Guillermo del Toro has found himself to be quite the respected filmmaker over the years but, if I had to be brutally honest, I'd have to say that he's really only made a few films that could be classed as 'great' and he's not adverse to being disappointing on occasion. His latest films, Crimson Peak and Pacific Rim received a very mixed reception with the latter, in particular, being a huge misfire for me. That said, I do admire the man's imagination and I keep returning, hoping to see something of the greatness of Cronos, The Devil's Backbone and most importantly his near masterpiece of fantasy, Pan's Labyrinth. His latest, The Shape of Water doesn't quite hit the heights of the latter but that still doesn't stop in from being del Toro's best film for quite some time. Plot: Working in a hidden, high-security government laboratory, mute cleaner Elisa (Sally Hawkins) stumbles across a secret, unknown amphibian creature (Doug Jones) which is overseen by agent Strickland (Michael Shannon). Not before long, she develops an emotional attachment to this classified experiment that the government see as an "asset". As their relationship develops, Elisa is forced take matters into her own hands which is seen as threat to national security. The thing that's sets del Toro's fantasies apart from the rest is his ability to mesh then with other genres while also injecting a realistic element to them. The Devil's Backbone and Pan's Labyrinth benefited greatly from their political undercurrent while also tapping into horror and folklore, respectively. The Shape of Water feels very much in tune with them and on this occasion he taps into the Cold War paranoia of America while also recognising the psyche that plagued the country during the secrecy of the Roswell incident and pays homage to the old Hollywood monster movies of yesteryear. There's a lot of care and attention went into this; from Nigel Churcher's rich art direction and Dan Lausten's beautifully rendered cinematography which compliment del Toro's vision and evocation of 1960's Americana. It's the kind of meticulous attention to detail that Todd Haynes would be proud of. But again, it's del Toro's ability to create his own niche by giving the film a very European flavour where I was reminded, on quite a few occasions, of Jean-Pierre Juenet's Amelie which is achieved through the magical score by Alexandre Desplat. It boasts a marvellous central performance from Sally Hawkins who's entirely convincing as a mute where she's so animated and expressive that it's easy to forget that she doesn't actually speak a word (with the exception of singing a musical number) throughout the entire film. Great support too from the imposing and always reliable Michael Shannon and the hugely underrated Richard Jenkins. Jenkins, in particular, brings a much needed light-heartedness to the film and despite being better known for his dramatic chops it's often overlooked just how good his comedic timing is. Here, it's on wonderfully subtle display. On paper, The Shape of Water probably sounds preposterous but visually and emotionally it's a vibrant experience that manages to be sweet, suspenseful and exciting all in equal measure. Put simply, this really shouldn't work but it's credit to del Toro that it does. He masterfully balances all of these elements and combines a romantic love story and sci-fi creature fable into a very convincing adventure. Mark Walker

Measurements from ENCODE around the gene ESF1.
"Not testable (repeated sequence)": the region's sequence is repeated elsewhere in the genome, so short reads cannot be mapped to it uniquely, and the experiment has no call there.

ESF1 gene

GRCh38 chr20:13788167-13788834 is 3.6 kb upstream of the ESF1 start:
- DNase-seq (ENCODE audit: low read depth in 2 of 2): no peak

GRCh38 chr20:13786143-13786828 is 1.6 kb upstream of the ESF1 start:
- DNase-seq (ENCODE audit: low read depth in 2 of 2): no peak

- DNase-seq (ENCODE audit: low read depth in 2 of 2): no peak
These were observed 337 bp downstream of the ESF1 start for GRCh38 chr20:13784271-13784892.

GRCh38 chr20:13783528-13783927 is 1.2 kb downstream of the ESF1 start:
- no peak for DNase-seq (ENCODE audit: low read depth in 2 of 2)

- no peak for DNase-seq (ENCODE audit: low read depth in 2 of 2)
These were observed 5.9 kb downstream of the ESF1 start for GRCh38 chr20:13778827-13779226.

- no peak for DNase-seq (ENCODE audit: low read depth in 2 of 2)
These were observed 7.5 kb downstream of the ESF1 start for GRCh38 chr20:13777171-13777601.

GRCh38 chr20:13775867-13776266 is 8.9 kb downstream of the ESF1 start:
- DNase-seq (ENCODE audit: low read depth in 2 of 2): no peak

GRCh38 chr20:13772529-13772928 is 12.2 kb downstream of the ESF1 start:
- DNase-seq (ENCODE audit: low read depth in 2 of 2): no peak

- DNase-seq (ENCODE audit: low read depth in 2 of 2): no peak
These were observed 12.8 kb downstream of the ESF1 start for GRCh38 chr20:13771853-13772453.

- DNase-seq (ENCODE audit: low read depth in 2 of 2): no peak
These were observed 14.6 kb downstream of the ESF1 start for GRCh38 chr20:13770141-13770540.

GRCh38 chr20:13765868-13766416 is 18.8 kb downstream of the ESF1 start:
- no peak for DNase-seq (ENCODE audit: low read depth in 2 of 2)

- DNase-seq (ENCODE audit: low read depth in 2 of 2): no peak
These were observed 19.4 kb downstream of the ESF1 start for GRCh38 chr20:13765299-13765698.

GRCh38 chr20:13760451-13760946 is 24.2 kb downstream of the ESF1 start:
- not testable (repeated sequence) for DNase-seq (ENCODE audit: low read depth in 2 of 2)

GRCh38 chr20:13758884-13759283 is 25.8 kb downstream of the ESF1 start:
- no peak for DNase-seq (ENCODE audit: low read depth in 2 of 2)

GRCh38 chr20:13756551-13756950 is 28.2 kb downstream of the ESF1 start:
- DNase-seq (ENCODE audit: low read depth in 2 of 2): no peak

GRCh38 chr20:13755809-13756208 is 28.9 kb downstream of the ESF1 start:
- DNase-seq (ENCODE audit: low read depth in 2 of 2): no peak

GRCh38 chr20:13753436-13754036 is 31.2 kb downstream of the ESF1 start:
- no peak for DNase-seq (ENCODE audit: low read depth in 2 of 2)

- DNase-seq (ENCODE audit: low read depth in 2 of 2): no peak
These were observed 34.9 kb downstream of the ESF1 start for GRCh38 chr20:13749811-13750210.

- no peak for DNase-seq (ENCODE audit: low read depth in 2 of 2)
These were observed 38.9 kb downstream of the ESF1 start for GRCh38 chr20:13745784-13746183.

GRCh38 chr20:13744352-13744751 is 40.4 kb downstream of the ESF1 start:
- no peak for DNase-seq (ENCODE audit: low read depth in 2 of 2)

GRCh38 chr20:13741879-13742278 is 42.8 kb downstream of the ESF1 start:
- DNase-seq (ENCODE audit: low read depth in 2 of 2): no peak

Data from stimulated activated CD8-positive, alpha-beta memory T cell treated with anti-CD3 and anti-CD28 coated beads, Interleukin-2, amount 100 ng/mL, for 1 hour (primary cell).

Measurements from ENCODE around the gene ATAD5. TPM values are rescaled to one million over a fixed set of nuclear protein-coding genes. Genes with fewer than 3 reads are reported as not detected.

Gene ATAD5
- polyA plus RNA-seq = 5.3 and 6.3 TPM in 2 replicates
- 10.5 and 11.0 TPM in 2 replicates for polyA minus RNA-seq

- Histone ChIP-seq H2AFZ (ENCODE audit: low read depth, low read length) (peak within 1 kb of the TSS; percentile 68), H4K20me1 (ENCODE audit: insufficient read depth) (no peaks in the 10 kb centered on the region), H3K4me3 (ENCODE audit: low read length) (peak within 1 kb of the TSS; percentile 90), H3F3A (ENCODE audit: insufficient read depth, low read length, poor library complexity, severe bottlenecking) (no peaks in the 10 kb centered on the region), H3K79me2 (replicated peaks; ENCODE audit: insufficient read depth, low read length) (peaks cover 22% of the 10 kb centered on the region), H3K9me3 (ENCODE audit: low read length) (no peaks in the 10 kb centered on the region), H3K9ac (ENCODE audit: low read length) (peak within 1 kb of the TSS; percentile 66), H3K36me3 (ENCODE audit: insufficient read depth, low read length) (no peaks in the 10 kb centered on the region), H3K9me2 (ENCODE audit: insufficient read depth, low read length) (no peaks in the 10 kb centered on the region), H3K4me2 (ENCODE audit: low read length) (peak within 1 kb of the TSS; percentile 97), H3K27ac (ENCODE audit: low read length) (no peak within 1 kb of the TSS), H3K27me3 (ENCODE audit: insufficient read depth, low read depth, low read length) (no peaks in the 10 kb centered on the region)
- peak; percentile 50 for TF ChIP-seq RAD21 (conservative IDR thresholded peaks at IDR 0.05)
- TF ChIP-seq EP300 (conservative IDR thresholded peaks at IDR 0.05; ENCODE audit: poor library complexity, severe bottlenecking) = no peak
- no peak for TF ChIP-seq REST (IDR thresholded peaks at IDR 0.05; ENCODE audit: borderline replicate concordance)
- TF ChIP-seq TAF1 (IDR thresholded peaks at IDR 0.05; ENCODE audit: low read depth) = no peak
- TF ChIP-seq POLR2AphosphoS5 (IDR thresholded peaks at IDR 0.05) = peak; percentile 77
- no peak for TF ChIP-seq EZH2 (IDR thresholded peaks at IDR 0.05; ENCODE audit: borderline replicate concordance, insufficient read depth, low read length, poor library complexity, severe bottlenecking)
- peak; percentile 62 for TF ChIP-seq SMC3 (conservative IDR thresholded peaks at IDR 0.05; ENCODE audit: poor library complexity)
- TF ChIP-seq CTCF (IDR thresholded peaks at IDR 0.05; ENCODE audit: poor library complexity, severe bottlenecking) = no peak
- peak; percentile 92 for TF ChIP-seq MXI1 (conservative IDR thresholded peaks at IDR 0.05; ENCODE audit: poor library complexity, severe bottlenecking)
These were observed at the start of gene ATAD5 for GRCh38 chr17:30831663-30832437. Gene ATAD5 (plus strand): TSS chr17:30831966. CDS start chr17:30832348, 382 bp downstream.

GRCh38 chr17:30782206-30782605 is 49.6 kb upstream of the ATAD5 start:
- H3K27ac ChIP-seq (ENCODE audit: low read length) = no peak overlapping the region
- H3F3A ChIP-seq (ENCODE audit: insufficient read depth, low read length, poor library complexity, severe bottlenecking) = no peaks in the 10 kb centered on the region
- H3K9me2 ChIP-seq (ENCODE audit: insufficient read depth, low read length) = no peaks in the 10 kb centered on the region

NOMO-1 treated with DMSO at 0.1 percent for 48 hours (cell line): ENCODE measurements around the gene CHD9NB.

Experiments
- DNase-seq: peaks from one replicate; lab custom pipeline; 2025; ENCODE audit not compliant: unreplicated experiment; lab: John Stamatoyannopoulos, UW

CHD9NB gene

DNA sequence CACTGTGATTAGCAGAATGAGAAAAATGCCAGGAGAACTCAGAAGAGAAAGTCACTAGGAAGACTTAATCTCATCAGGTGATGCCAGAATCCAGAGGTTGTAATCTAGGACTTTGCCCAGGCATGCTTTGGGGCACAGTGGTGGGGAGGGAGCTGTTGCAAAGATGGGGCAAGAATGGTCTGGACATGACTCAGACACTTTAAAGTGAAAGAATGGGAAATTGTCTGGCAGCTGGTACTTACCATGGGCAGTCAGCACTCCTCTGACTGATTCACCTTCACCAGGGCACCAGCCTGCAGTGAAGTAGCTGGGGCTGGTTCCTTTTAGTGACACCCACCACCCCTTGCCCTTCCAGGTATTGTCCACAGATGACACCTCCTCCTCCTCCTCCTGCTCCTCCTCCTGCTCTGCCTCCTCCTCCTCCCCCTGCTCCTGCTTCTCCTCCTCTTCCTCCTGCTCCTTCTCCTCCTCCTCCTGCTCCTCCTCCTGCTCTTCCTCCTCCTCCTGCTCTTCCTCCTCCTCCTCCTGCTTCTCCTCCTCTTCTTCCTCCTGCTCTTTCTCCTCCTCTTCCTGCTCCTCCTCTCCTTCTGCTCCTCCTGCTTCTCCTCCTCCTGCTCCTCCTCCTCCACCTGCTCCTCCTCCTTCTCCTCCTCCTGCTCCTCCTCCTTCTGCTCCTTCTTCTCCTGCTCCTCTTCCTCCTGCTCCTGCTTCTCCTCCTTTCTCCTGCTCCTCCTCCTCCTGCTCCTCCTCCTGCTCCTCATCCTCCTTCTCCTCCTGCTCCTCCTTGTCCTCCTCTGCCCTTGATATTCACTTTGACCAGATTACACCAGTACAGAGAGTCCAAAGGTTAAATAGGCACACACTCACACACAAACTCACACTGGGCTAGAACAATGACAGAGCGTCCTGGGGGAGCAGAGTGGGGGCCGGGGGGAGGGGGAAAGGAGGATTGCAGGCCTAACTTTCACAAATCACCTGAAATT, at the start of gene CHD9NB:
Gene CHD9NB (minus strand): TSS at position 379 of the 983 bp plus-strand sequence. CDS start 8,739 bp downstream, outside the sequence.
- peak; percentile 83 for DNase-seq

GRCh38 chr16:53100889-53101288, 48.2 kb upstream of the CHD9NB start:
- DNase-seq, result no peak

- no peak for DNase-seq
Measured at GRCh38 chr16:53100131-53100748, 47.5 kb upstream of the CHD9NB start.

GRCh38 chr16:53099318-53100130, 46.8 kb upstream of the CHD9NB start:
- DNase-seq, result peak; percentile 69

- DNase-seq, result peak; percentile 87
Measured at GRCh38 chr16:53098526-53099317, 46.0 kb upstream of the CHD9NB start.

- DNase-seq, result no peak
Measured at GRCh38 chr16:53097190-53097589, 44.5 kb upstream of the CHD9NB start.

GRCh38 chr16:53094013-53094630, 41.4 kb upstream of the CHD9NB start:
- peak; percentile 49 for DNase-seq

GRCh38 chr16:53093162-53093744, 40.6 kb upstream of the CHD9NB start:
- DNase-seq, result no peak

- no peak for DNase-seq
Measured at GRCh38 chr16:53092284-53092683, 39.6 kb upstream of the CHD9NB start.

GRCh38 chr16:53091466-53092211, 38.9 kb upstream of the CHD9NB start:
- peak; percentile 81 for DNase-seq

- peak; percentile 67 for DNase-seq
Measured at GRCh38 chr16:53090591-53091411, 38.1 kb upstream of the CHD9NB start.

Like many of Del Toro's movies, I just couldn't buy into it. I found myself not caring about the monster and I didn't buy the romance between it (him?) and the protagonist. It's an okay story about misunderstood and disenfranchised individuals, but in the end, I didn't laugh, didn't cry, and didn't find myself on the edge of my seat at any point during this film. I hesitate to call it "weird" or "strange" because I do appreciate originality, but original doesn't always mean good, and this film is an example of that.